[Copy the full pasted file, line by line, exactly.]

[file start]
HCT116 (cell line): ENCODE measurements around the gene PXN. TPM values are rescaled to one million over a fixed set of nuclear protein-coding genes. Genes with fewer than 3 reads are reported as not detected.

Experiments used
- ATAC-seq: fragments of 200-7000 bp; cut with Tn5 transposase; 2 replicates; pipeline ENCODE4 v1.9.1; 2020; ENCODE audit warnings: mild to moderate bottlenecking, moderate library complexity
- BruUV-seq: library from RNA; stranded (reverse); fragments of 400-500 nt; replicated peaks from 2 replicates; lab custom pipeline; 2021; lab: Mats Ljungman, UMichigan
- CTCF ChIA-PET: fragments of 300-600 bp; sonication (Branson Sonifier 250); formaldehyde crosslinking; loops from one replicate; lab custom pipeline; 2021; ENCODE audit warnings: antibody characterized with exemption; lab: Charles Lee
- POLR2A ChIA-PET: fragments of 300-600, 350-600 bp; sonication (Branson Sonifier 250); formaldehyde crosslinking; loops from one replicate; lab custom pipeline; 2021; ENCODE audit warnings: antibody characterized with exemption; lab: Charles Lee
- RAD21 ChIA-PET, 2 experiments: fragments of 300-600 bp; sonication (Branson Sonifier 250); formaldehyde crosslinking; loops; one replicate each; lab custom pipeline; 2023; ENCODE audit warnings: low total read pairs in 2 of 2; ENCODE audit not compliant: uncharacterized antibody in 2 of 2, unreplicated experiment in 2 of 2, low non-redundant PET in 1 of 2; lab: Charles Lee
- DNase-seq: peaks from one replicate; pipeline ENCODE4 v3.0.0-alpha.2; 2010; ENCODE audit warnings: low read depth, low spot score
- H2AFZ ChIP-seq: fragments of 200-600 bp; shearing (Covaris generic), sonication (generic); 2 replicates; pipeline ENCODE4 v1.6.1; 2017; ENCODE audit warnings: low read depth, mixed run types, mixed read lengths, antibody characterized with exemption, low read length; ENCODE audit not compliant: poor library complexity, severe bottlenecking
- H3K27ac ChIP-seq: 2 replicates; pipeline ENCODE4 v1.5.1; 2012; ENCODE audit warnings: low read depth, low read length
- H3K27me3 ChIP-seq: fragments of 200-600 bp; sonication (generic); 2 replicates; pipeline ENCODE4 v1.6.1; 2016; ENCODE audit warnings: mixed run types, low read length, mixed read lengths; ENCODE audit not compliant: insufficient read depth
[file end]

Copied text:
HCT116 (cell line): ENCODE measurements around the gene PXN. TPM values are rescaled to one million over a fixed set of nuclear protein-coding genes. Genes with fewer than 3 reads are reported as not detected.

Experiments used
- ATAC-seq: fragments of 200-7000 bp; cut with Tn5 transposase; 2 replicates; pipeline ENCODE4 v1.9.1; 2020; ENCODE audit warnings: mild to moderate bottlenecking, moderate library complexity
- BruUV-seq: library from RNA; stranded (reverse); fragments of 400-500 nt; replicated peaks from 2 replicates; lab custom pipeline; 2021; lab: Mats Ljungman, UMichigan
- CTCF ChIA-PET: fragments of 300-600 bp; sonication (Branson Sonifier 250); formaldehyde crosslinking; loops from one replicate; lab custom pipeline; 2021; ENCODE audit warnings: antibody characterized with exemption; lab: Charles Lee
- POLR2A ChIA-PET: fragments of 300-600, 350-600 bp; sonication (Branson Sonifier 250); formaldehyde crosslinking; loops from one replicate; lab custom pipeline; 2021; ENCODE audit warnings: antibody characterized with exemption; lab: Charles Lee
- RAD21 ChIA-PET, 2 experiments: fragments of 300-600 bp; sonication (Branson Sonifier 250); formaldehyde crosslinking; loops; one replicate each; lab custom pipeline; 2023; ENCODE audit warnings: low total read pairs in 2 of 2; ENCODE audit not compliant: uncharacterized antibody in 2 of 2, unreplicated experiment in 2 of 2, low non-redundant PET in 1 of 2; lab: Charles Lee
- DNase-seq: peaks from one replicate; pipeline ENCODE4 v3.0.0-alpha.2; 2010; ENCODE audit warnings: low read depth, low spot score
- H2AFZ ChIP-seq: fragments of 200-600 bp; shearing (Covaris generic), sonication (generic); 2 replicates; pipeline ENCODE4 v1.6.1; 2017; ENCODE audit warnings: low read depth, mixed run types, mixed read lengths, antibody characterized with exemption, low read length; ENCODE audit not compliant: poor library complexity, severe bottlenecking
- H3K27ac ChIP-seq: 2 replicates; pipeline ENCODE4 v1.5.1; 2012; ENCODE audit warnings: low read depth, low read length
- H3K27me3 ChIP-seq: fragments of 200-600 bp; sonication (generic); 2 replicates; pipeline ENCODE4 v1.6.1; 2016; ENCODE audit warnings: mixed run types, low read length, mixed read lengths; ENCODE audit not compliant: insufficient read depth